Effective fisheries management is essential to healthy oceans; highly protected no-take marine sanctuaries help.

Recreational fishing hurts fish too

The federal government’s announcement mirrors a worrying trend that ignores the impact of recreational fishing.

Recreational fishing — as a component of global catch — is large, growing, and can be both unrecognised and poorly understood with respect to total fish mortality.

We can see this impact in some Australian fish. In Western Australia, both dhufish and herring are considered overexploited, with recreational fishing accounting for about half of the total fishing mortality.

In NSW, mulloway, which is largely taken recreationally, is listed as “overfished”, with the status of recreationally targetted eastern blue groper, pink snapper, flatheads, and morwongs varyingly considered “uncertain”, “fully fished”, or “overfished”. None of these species were assessed as healthy when, earlier this year, the NSW government allowed beach fishers back into state marine sanctuaries.

The romanticised view of recreational fishing as a bloke in a tinny having little impact on fish is inaccurate. It ignores the dramatic increase in fishing power associated with improved recreational fishing technology, increases in recreational boat sizes, and just plain human population growth, trends that are recognised by many recreational fishers.

An opportunity for better marine parks

The federal government has called the previous regulation of marine parks a “lock out” on recreational fishers from vast tracts of ocean. But this is misleading.

Overall, 96% of Australia’s marine environment within 100km of our coast remained open to fishing under the now-defunct commonwealth management plans and existing state plans. The 13.6% of our overall waters afforded a high level of protection were largely offshore and inaccessible to fishers.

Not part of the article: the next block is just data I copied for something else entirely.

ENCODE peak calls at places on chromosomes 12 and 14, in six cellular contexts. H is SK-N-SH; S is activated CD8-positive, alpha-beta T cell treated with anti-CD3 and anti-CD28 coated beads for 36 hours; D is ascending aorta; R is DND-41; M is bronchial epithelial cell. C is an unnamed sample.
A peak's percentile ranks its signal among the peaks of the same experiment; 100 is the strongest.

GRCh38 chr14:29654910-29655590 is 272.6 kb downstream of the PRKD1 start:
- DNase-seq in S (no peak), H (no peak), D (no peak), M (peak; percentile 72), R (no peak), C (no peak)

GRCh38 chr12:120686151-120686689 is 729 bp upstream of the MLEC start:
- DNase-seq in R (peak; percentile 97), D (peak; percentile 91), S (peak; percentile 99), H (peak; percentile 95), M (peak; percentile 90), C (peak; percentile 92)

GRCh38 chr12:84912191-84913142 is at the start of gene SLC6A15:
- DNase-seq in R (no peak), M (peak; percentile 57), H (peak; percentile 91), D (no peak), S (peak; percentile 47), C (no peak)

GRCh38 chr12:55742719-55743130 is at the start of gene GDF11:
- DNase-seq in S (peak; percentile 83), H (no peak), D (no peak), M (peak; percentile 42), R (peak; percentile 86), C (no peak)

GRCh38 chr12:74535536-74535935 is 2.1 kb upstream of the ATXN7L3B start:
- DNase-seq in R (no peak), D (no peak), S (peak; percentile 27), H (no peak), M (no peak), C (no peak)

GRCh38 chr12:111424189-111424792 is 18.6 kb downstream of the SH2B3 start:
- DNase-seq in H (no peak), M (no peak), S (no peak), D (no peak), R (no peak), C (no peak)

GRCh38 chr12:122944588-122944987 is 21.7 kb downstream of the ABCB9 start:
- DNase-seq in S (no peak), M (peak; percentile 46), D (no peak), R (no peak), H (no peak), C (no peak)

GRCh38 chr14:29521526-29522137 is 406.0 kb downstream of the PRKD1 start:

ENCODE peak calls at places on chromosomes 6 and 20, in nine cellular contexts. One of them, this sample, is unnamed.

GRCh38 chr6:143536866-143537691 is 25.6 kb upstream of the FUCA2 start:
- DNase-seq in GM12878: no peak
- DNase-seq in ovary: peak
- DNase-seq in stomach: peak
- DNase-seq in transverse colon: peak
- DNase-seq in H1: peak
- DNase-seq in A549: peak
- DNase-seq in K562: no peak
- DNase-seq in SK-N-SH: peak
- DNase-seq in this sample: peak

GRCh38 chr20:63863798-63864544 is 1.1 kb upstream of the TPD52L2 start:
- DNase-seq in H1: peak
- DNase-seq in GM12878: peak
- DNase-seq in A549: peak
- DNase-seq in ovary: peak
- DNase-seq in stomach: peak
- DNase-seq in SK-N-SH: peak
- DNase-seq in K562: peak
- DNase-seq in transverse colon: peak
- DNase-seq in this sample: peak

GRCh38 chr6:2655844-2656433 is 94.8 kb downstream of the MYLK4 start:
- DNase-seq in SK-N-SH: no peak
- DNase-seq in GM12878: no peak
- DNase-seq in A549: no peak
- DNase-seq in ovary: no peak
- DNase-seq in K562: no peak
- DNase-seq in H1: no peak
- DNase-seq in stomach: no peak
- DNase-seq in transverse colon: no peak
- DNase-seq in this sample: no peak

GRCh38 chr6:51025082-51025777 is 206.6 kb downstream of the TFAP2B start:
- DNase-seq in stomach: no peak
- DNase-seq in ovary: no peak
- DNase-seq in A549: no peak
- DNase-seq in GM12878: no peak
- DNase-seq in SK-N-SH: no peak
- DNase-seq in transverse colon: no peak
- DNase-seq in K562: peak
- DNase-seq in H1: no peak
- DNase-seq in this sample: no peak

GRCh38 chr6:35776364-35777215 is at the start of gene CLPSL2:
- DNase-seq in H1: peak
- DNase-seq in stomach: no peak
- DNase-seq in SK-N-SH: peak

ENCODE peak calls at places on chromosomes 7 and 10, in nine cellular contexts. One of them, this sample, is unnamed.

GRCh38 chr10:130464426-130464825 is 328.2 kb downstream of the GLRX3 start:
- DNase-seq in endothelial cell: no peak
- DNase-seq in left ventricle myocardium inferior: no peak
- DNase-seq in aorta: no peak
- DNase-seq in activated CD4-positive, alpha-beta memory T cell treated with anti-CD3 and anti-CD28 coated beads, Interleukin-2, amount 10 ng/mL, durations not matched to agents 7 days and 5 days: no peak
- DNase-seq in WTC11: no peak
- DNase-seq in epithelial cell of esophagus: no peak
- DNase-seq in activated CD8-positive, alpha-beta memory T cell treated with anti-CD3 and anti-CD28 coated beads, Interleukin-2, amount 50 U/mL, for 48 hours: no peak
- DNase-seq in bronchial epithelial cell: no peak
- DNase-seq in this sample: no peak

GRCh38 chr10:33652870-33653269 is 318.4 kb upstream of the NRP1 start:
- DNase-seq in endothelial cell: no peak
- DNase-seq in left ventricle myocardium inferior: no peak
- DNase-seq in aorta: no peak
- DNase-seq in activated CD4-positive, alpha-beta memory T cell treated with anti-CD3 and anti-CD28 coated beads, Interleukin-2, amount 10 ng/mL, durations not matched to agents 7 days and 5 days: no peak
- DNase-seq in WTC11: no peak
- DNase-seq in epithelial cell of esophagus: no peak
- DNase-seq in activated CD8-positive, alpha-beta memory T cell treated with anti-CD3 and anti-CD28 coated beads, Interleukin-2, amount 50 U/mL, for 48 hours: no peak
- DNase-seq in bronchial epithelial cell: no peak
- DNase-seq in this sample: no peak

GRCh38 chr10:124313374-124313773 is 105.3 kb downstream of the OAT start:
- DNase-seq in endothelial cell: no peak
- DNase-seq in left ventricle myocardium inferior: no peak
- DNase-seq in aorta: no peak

At a state level, marine wildlife has even fewer areas of refuge with, for instance, less than 5% of WA and 7% of NSW State waters afforded a high level of protection. These outcomes are well below international benchmarks of protection.

And therein lies the opportunity. The government has stated that “we are protecting the marine reserves but rejecting the flawed plans”.

As we’ve shown, there’s a large body of science demonstrating the benefits of no-take marine sanctuaries, both for conservation and fisheries. To achieve its objective, the government now needs to accept this science, and base new plans on scientific guidelines.

The new management plans, to be released by July next year, should increase the area zoned as no-take marine sanctuaries. These areas also need to be representative of the diversity of our oceans rather than being out-of-sight-and-out-of-mind.

The government must not pander to special interests and avoid dragging the process out as pressure on Australia’s oceans continues to mount. The science is clear: conservation benefits flow from full protection and not partial protection.

Australia has a tremendous opportunity to both protect its own marine biodiversity while making a major contribution to the health and resilience of the world’s oceans. We look forward to the government embracing the science supporting marine sanctuaries and creating a truly world class network of highly protected and representative marine reserves.